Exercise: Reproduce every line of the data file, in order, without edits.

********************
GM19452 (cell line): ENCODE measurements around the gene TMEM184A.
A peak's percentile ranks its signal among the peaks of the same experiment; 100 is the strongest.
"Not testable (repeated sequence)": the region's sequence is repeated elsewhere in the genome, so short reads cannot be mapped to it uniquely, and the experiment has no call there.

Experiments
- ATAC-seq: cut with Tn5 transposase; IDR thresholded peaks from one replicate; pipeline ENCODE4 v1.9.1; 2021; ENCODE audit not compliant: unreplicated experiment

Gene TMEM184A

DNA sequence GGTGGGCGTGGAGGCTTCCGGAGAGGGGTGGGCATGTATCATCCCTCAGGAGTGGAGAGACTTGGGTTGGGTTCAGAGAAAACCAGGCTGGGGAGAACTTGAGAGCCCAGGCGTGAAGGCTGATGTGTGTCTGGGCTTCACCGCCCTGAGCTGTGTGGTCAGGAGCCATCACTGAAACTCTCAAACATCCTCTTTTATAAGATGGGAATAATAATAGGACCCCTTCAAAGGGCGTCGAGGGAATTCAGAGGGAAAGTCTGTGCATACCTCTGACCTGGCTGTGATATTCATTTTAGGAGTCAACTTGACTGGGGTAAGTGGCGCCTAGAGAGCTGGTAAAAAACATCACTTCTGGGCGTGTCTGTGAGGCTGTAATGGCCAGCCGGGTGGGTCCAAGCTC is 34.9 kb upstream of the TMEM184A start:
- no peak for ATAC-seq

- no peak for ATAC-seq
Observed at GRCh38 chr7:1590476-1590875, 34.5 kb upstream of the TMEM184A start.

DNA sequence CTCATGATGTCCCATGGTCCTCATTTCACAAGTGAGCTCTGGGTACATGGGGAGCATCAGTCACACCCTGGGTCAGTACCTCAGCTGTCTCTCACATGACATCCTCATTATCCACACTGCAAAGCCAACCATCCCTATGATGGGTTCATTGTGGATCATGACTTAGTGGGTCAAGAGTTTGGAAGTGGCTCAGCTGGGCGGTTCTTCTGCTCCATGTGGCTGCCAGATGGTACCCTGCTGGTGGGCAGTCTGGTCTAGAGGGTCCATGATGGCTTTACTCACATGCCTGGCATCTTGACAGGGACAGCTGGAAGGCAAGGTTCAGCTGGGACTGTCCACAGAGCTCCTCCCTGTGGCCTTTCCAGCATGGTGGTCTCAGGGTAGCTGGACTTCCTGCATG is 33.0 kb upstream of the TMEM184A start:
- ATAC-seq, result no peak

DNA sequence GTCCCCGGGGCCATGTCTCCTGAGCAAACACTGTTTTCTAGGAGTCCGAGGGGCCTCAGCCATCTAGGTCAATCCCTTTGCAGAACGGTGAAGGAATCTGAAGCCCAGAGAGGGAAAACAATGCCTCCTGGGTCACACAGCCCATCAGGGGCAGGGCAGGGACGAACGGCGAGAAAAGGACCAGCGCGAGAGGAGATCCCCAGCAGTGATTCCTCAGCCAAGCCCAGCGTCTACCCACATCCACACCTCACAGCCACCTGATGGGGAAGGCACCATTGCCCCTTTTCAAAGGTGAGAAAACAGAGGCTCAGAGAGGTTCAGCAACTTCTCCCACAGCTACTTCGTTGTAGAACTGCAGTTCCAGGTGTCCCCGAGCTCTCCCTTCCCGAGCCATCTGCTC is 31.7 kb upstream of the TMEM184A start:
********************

GM19452 (cell line): ENCODE measurements around the gene TMEM184A.
A peak's percentile ranks its signal among the peaks of the same experiment; 100 is the strongest.
"Not testable (repeated sequence)": the region's sequence is repeated elsewhere in the genome, so short reads cannot be mapped to it uniquely, and the experiment has no call there.

Experiments
- ATAC-seq: cut with Tn5 transposase; IDR thresholded peaks from one replicate; pipeline ENCODE4 v1.9.1; 2021; ENCODE audit not compliant: unreplicated experiment

Gene TMEM184A

DNA sequence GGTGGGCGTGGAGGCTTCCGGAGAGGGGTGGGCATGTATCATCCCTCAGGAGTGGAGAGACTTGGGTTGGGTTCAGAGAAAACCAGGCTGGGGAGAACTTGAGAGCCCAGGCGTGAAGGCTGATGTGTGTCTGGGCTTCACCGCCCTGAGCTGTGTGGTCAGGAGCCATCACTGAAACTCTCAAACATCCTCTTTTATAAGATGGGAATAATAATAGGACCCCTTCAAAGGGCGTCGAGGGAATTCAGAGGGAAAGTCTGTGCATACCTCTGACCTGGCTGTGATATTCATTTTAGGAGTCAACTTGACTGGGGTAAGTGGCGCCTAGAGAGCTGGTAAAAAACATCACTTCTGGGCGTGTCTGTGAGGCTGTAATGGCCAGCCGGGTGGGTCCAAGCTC is 34.9 kb upstream of the TMEM184A start:
- no peak for ATAC-seq

- no peak for ATAC-seq
Observed at GRCh38 chr7:1590476-1590875, 34.5 kb upstream of the TMEM184A start.

DNA sequence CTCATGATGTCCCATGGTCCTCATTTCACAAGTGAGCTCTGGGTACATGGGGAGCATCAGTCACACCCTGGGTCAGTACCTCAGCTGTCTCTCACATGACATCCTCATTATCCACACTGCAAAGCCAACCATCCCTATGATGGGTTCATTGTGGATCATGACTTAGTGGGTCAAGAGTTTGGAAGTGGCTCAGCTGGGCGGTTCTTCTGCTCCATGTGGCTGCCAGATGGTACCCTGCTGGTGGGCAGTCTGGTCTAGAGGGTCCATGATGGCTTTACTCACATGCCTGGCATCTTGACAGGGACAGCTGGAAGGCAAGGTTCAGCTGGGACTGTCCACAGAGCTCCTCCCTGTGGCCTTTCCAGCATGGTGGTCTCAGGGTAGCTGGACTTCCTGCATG is 33.0 kb upstream of the TMEM184A start:
- ATAC-seq, result no peak

DNA sequence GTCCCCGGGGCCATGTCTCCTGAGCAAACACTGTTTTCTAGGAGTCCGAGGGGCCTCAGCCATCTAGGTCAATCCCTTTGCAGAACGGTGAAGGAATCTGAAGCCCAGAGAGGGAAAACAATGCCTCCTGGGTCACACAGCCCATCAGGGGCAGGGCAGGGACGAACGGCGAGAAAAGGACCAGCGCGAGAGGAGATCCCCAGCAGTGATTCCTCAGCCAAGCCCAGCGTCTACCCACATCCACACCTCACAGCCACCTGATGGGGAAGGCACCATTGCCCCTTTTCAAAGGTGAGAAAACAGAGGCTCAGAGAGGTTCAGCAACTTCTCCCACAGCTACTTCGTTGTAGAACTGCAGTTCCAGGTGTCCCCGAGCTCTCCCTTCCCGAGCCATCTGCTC is 31.7 kb upstream of the TMEM184A start: